Level 3) To complete this version get to a point where you can perform daily actions while maintaining the same level of awareness as level 2. Here is an easy example. While a person is walking, they will almost always blank out the sound of their own feet hitting the ground. In level 3 do something like go for a walk. While your eyes are open and your feet are moving start to go through the process involved in #2 above. You will be surprised on how foreign trying to hear your own foot steps is if you do not allow your focus to be taken off other things. It is not enough to be able to walk and hear your foot falls. You need to be able to walk casually, hear all the standard noises, and maintain awareness of the sounds of your own feet. If you get good at that add in one more item. Listen to all the normal noises, while being aware of the sound of your feet and the sound of the air moving past your ears, or some other subtle noise your body would normally ignore.

      Pick one of the three versions listed above. Work on it each day for a few days, then report any observations in your notebook. Tile your post Basic Skills: Lesson #1
      You can post about all three versions if desired, but only one is required. You do not need to write a book report, but write enough for me to have an idea of what you experienced.
      You should also come up with a version of this form of meditation on your own, and suggest it in your post.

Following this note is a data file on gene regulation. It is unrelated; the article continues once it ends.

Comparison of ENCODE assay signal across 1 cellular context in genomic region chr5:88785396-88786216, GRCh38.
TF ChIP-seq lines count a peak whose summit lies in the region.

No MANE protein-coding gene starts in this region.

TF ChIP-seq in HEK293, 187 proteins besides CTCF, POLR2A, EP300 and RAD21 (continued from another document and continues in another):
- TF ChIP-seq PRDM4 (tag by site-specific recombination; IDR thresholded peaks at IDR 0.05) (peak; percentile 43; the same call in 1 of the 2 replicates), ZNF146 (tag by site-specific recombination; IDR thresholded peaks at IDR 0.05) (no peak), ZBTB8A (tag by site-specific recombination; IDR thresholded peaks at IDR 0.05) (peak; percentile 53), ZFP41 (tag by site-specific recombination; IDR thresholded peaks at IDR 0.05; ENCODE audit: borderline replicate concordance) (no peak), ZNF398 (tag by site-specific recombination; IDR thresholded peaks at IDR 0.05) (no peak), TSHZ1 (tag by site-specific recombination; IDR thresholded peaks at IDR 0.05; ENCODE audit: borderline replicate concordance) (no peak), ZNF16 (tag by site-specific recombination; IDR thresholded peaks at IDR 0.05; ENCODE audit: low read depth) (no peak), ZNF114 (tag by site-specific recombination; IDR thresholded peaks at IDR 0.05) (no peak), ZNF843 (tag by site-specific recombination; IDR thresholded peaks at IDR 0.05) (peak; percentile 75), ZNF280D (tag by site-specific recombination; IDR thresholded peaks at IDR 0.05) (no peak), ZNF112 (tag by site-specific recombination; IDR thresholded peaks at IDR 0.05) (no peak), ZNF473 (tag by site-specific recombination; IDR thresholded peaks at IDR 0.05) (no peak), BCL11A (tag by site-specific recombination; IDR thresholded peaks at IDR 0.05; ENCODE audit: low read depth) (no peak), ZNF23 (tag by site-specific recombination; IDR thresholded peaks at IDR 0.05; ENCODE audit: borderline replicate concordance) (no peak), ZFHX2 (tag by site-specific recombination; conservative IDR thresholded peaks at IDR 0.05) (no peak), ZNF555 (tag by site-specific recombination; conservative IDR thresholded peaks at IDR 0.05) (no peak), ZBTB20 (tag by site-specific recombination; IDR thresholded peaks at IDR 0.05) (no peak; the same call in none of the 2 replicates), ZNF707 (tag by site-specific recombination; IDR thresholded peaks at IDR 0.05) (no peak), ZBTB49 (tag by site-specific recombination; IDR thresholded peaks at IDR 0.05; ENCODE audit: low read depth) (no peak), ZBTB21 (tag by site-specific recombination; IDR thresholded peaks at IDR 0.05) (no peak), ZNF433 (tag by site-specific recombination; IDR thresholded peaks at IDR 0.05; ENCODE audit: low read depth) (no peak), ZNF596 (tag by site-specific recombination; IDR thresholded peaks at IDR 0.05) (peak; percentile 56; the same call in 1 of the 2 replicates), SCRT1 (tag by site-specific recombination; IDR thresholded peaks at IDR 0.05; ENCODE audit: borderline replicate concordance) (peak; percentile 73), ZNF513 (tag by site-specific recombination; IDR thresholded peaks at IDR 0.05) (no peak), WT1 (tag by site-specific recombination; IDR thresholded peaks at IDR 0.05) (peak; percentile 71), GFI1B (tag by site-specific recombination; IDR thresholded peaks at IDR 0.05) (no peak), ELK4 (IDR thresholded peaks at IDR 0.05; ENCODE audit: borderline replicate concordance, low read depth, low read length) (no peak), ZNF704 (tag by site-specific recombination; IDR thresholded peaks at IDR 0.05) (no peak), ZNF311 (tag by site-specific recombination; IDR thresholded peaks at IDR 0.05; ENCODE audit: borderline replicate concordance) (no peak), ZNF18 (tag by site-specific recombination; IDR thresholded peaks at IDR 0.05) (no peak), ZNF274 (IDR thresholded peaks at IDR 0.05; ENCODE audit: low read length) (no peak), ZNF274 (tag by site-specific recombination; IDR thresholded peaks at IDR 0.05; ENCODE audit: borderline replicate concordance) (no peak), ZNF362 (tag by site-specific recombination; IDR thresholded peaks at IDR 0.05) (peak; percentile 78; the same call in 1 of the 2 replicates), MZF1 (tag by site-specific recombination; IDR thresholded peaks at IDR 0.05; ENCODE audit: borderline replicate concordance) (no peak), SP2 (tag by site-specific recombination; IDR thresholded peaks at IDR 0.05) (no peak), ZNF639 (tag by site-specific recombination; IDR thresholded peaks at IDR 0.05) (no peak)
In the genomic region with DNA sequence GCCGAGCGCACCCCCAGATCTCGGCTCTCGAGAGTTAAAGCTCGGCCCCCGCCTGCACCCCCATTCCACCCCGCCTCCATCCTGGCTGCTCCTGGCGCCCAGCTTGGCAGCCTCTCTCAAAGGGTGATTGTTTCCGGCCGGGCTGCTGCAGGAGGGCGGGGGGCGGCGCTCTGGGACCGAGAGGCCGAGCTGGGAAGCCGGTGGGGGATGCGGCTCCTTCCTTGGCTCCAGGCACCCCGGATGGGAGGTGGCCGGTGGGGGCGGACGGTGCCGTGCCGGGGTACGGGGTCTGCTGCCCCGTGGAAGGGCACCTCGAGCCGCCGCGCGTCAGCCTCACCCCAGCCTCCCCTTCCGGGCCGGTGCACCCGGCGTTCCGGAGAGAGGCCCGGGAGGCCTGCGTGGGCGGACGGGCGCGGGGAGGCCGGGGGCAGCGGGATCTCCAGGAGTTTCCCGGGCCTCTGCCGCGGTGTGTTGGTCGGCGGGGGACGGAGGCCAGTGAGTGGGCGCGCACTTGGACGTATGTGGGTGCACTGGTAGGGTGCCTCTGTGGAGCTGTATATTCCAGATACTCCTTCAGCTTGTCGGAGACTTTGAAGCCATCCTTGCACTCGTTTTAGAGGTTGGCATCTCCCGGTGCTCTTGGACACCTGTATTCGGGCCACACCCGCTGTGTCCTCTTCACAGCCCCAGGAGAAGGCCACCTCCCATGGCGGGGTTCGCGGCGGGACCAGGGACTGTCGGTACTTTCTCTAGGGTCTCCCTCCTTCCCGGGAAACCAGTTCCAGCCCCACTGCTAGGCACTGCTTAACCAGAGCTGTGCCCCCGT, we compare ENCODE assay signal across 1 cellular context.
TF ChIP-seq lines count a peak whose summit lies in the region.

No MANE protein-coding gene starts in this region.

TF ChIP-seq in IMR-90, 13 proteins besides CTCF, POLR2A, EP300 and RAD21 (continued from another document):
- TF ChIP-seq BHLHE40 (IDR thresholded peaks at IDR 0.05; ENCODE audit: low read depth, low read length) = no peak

This was a helpful exercise. I began by sitting in my office, with the radio on. A few moments of concentration and I was able to isolate sounds. Random shouting from a bar nearby, the radio, the tower of my desktop, the humming of the fridge, white noise from the AC, coughing from one of the neighbors, the front door opening and closing periodically, and constant radio chatter.

      Then I attempted to pile each isolated sound on top of one another. It was a little more challenging because not all of the sounds were constant. I piled the constant ones first and then added the periodic noises after. It was manageable.

      Finally, a few times I would go outside and walk around. Applying this awareness technique in a changing environment was challenging. Once something new catches my attention I instantly have to bring myself back to the initial sound and then hope the new sound hasn't passed yet. I actually thought that was useful though, having the sporadic sounds meant I needed to adjust my attention to first accommodate new sensory input and integrate it adequately. When one sound diminishes, I also need to readjust the balance of awareness involved.